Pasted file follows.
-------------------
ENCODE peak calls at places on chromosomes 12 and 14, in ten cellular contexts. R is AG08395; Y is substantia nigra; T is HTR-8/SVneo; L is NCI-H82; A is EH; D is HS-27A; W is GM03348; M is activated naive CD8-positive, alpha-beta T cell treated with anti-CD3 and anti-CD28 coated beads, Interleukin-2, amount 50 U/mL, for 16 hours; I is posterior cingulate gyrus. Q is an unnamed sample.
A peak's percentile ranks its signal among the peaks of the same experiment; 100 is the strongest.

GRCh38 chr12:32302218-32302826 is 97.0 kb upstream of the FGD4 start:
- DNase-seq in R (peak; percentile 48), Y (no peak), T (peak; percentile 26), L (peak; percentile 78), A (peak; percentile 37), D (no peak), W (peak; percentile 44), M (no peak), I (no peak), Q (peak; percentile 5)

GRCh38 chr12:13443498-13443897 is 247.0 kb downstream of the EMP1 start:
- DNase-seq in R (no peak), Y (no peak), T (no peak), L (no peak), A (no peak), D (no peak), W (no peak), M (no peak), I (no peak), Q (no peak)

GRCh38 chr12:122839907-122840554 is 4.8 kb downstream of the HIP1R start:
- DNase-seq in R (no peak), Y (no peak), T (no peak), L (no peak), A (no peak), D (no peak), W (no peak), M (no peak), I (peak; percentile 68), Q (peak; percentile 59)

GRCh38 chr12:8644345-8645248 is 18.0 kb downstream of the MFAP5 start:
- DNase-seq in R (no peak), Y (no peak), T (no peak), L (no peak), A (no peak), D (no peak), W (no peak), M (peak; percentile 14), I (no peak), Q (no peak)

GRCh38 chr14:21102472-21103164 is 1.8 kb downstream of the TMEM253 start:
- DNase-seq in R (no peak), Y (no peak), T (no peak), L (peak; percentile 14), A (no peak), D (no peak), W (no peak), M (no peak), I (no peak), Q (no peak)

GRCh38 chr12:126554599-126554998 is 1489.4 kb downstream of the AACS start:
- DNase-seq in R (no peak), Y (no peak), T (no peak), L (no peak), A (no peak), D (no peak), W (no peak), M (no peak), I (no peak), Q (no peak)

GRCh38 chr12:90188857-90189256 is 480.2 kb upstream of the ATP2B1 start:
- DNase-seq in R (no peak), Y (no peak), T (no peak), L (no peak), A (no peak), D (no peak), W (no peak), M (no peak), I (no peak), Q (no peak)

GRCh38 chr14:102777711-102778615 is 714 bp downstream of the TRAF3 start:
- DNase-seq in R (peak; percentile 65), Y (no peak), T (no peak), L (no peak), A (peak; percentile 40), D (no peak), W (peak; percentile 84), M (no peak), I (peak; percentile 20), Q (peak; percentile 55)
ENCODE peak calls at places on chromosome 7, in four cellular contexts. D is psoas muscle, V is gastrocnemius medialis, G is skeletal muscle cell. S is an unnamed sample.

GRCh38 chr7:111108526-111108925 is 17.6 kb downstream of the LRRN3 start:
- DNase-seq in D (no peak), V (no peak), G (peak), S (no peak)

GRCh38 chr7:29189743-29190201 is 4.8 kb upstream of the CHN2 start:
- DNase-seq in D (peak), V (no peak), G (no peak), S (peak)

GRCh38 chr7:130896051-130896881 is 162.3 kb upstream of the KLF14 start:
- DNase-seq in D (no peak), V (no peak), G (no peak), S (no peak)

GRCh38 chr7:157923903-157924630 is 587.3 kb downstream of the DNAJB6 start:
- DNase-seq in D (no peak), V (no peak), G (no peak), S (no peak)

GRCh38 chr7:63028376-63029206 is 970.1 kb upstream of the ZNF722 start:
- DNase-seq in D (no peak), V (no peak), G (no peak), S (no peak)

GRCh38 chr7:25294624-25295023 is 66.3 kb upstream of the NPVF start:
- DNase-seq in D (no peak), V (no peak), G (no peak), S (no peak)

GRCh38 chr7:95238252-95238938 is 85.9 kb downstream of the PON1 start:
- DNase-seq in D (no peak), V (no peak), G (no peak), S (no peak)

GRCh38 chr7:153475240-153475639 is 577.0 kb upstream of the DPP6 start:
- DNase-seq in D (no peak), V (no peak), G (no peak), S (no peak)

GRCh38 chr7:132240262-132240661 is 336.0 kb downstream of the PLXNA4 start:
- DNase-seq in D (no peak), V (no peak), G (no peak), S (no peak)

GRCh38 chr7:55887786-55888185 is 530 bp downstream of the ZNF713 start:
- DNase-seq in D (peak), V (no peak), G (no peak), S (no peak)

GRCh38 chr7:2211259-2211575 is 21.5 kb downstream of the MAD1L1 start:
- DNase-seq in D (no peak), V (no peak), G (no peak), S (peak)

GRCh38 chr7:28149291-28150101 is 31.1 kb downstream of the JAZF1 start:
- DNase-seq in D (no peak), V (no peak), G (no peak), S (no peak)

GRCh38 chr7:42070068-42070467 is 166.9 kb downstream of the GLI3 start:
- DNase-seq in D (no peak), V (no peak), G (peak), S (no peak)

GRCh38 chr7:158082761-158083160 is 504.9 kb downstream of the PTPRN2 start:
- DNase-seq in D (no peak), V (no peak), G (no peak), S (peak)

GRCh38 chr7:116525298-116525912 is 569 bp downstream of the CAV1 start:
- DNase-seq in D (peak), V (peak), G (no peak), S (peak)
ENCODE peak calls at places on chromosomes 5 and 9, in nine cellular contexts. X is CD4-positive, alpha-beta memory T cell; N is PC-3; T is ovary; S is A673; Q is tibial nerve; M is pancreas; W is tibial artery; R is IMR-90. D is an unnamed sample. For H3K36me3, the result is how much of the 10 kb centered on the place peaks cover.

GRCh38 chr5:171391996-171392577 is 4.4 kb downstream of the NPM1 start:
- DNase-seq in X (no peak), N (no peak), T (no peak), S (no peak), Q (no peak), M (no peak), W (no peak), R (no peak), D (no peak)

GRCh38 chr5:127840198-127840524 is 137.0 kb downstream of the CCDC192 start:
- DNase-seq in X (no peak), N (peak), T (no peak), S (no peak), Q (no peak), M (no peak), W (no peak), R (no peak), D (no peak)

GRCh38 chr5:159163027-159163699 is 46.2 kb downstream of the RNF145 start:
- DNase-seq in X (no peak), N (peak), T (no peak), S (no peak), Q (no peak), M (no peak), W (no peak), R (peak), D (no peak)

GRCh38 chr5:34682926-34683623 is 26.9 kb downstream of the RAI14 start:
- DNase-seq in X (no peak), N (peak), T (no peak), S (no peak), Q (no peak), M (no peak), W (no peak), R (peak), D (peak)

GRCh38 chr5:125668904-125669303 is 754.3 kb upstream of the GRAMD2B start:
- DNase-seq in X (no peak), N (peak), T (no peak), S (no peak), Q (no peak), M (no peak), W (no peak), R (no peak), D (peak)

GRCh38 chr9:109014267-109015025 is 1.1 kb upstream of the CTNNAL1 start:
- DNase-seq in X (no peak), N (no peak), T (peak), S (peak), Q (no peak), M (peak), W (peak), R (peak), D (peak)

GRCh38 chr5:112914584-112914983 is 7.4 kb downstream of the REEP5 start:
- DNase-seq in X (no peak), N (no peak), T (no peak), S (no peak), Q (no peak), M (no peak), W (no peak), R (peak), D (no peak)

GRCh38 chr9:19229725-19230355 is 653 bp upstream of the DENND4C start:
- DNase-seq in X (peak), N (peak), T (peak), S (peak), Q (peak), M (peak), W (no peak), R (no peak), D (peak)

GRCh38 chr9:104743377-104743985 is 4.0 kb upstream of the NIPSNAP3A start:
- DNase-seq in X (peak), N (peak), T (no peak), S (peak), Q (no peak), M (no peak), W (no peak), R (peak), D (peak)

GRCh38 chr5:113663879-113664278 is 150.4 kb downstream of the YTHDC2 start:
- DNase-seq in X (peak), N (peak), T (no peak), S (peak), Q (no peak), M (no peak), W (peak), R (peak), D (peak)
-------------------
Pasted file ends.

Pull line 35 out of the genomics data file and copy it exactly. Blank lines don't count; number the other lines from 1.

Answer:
- DNase-seq in D (no peak), V (no peak), G (no peak), S (no peak)